When the idea to launch the TGWW 2017 Reading Challenge - a 26-book reading challenge over 52 weeks - first popped into my head, I wasn’t expecting to find such utter inspiration from those that decided to join me!
Between life, blogging, my day job and, you know, more life, I’m pretty sure I would have fallen off the wagon without the constant, daily motivation TGWW Reading Challenge group gives me to keep going.
I spent a lot of time going back and forth on how I wanted to handle reviews for each of these books. Did I want to separate it from the blog? Did I want to just post it in the Facebook group? Did I not want to post them at all? Once a book? Once a month?
This was something I procrastinated so hard on that I realized I had made it through almost my 4th book without sharing any sort or review or feedback to this challenge.
So I made a game plan.
Every month, I’ll be doing a Book Chat Recap which goes over the books I read that month!
(IF you still want to join our 2017 Reading Challenge, it’s not too late! Head over to the FB group to get started!)
Here is a quick look at January’s Topics:
An enjoyable glimpse into the lives of several real women that are basically footnotes in history.
I walked into this book with big expectations. I knew from reading Bergman’s Birds of a Lesser Paradise, that this would be a book I needed to take my time with. Rushing through one of Bergman’s books means you won’t be able to snatch glimpses of brilliant color and style, but would miss the elegant narrative, subtext and symbolism crafted into each masterpiece. And Almost Famous Women was no exception. Inside the lyrical cover are stories “born of a fascination with real women whose remarkable lives were reduced to footnotes.” These women hail from different social classes, races and continents, but they have a few things in common: tragic lives, and fierce spirits.
Some of her characters are recognizable by their famous relations: Lord Byron’s illegitimate daughter, Edna St. Vincent Millay’s sister, Oscar Wilde’s niece. Allegra, Norma and Dolly are re-imagined as full beings—with hopes, dreams and appetites—transforming their status from historical footnote to feminist crusaders. Bergman’s writing focuses on the psychology of these women—the reactions to circumstances created by and for them.
But most of the stories are narrated by close bystanders: a lover, a caretaker, a friend.
Bergman’s stories begin with a seed: a photograph, a quote, a piece of a much larger story lost to history. These images are grainy from age, reproduction and the technology of their period. Bergman captures these deliberately preserved, yet still lost, moments with simple, elegant writing.
I'm a little ambivalent about this book. I love the concept. The writing was really beautiful in places, but the stories weren't stories so much as sketches. They seemed a bit thin to me, and didn't seem to come to any resolution. There was a lot of yearning -- which I get was the point -- but it gets a bit monotonous to have a whole bookful of stories where there's yearning that never really gets resolved.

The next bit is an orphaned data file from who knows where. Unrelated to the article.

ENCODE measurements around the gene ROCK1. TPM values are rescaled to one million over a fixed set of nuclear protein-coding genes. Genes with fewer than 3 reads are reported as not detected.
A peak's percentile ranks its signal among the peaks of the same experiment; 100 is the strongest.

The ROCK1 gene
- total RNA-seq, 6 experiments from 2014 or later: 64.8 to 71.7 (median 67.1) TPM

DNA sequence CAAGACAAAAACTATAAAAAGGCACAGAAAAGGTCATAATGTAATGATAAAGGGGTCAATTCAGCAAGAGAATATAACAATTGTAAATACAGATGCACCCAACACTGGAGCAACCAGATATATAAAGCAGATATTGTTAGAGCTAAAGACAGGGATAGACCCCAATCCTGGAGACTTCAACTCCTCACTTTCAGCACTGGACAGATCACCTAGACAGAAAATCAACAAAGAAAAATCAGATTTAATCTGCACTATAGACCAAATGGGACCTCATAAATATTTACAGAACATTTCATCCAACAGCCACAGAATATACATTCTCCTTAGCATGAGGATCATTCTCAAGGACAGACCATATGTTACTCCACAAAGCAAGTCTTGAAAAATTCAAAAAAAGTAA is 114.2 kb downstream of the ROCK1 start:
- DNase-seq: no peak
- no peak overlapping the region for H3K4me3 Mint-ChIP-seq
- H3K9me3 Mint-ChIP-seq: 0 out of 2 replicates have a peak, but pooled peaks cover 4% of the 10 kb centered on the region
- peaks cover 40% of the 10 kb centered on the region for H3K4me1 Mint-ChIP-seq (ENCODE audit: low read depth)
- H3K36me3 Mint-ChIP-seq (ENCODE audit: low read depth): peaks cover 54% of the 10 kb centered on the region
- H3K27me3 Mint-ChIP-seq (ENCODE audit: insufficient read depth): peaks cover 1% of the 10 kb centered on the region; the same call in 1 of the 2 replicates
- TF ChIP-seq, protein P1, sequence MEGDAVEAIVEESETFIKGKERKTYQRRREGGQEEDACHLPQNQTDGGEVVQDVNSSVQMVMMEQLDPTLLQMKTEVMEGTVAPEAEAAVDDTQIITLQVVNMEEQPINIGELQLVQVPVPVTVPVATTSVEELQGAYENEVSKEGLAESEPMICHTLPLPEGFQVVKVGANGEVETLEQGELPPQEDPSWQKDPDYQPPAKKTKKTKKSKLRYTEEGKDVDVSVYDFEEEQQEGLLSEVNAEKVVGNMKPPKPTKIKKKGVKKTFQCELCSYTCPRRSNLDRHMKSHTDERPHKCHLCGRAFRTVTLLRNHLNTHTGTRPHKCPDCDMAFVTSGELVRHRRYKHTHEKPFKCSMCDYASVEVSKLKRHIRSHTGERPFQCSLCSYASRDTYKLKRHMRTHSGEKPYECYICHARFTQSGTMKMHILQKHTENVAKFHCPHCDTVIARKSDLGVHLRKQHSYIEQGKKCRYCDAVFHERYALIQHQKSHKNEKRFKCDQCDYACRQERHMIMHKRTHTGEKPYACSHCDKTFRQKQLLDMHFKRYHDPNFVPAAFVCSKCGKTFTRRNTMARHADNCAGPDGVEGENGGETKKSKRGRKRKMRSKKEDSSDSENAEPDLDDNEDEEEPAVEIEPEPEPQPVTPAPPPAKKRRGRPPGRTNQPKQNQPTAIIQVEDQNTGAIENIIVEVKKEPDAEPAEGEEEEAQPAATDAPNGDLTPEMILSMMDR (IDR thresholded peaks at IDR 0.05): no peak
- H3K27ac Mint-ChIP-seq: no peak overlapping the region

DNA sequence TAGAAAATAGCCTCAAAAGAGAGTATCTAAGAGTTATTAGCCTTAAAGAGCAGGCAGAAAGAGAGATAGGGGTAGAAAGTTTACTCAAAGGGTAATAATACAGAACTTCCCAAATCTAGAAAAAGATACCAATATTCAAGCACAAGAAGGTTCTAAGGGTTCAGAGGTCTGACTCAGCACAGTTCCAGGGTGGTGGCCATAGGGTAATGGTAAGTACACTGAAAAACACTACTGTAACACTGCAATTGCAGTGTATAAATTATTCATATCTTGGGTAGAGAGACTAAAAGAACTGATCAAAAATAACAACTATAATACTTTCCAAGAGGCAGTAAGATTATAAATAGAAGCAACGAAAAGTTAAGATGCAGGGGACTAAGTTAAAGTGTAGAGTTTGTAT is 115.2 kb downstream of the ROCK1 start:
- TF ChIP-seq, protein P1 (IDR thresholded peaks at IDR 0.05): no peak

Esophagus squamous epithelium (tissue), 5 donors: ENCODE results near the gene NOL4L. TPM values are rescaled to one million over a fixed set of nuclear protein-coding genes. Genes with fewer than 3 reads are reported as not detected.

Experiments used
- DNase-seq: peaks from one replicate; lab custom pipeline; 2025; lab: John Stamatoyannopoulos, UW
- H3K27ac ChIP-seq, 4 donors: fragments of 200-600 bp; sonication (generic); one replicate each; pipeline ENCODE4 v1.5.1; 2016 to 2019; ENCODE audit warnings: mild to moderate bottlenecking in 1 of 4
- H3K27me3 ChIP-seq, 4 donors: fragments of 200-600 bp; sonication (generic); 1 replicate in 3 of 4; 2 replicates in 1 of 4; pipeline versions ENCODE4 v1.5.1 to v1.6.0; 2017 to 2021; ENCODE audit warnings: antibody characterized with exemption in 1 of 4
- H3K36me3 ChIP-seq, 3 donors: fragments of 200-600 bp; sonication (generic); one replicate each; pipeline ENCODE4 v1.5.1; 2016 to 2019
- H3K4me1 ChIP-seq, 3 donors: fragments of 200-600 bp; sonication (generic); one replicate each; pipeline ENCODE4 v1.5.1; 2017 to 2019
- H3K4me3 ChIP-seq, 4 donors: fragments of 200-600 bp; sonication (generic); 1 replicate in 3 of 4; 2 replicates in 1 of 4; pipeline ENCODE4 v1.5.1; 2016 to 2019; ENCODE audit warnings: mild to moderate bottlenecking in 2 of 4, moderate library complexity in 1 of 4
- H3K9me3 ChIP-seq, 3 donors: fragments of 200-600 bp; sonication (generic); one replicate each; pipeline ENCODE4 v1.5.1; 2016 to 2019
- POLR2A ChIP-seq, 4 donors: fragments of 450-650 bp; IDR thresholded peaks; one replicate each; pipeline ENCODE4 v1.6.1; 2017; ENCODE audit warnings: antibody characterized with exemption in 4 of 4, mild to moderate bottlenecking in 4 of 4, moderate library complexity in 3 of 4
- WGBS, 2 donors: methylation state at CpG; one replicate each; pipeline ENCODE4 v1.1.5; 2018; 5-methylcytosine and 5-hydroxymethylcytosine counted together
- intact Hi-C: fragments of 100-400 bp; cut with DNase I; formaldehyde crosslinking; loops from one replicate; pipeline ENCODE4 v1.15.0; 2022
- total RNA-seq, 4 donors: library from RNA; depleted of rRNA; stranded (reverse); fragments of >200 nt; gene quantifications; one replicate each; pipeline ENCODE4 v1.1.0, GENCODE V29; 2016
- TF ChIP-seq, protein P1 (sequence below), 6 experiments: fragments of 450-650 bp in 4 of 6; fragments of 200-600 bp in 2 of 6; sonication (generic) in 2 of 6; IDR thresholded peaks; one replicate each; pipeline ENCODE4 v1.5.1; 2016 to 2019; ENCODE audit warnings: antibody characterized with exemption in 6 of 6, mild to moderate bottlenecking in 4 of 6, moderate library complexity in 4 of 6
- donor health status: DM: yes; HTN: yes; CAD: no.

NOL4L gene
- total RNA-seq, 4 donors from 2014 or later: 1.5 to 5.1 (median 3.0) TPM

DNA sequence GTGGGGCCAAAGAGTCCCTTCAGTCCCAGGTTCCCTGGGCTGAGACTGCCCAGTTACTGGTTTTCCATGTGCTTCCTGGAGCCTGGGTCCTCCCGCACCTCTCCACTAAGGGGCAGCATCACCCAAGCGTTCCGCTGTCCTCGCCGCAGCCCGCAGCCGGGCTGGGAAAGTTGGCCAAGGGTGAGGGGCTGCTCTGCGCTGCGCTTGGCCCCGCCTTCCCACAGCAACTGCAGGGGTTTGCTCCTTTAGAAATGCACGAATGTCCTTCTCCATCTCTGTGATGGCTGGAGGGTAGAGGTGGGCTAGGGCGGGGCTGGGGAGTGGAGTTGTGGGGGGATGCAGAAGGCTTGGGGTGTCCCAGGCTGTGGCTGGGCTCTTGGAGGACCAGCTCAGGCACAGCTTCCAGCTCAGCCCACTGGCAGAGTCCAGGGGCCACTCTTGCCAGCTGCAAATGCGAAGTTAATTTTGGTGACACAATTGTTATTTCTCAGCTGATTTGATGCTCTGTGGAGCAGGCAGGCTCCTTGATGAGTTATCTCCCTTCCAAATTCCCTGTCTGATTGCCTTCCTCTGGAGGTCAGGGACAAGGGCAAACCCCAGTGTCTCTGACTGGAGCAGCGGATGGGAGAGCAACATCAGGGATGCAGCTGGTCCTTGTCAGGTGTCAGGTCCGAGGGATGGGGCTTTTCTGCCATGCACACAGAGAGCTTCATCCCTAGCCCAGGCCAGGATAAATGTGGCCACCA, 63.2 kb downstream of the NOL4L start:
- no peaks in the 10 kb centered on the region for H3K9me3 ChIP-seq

Oh, sweet, sweet childhood. How I’ve missed you.
Falling Up by Shel Silverstein is a light hearted and funny book that is strung together by poems. These witty and eccentric poems utilize different styles of poetic structures to express different themes.
His collection examines the absurdity of daily living and the magic of everyday life. Full of mischief and mayhem, and without ever stooping to condescending, this book is the happy pocket full of childhood I needed right now. .
Along with Dr. Seuss, Shel Silverstein was a monumental piece of my childhood. I remember my grandparents giving me this book when I was very young, and finishing the entire book in one sitting. I was so captivated by Silverstein's ability to seemingly rhyme with little to no effort.
I was hesitant about re-reading this book as an adult, fearful that the magical nature that had won me over as a young reader wouldn’t be there anymore.
Boy was I wrong!
Overall Thoughts -
I...I don’t have any...I’m not sure what just happened...but I’m (mostly) sure I liked it...
Here’s what I know…
Helen Oyeyemi’s collection of short stories, What is Not Yours is Not Yours, explores the longing we all have for the things and people that are not ours despite our best (and worst) efforts.
Oyeyemi has made a name for herself since her first book, Icarus Girl, was published while she was an undergraduate at Oxford. Her critically acclaimed fourth book, Boy, Snow, Bird, is one of the most interesting retellings of Snow White out there and is often taught in English classrooms where global perspectives are explored.
Her latest book is even more compelling.
Think of it as a Russian Matryoshka Doll of short story collections...
Reading the book is a lot like entering into a dream state. strange things happen, some seem natural enough, some more surreal, like talking puppets with personalities living in a symbiotic relationship with their humans.
Eerie, puzzling, and exquisitely written. I'm not always sure what's going on in these stories but I found myself fascinated by each and every one, from the house filled with locks to the intense rivalries at a puppetry school to the stories within stories about books and roses that populate the first story in the volume. It's an immersive, intense, unique reading experience.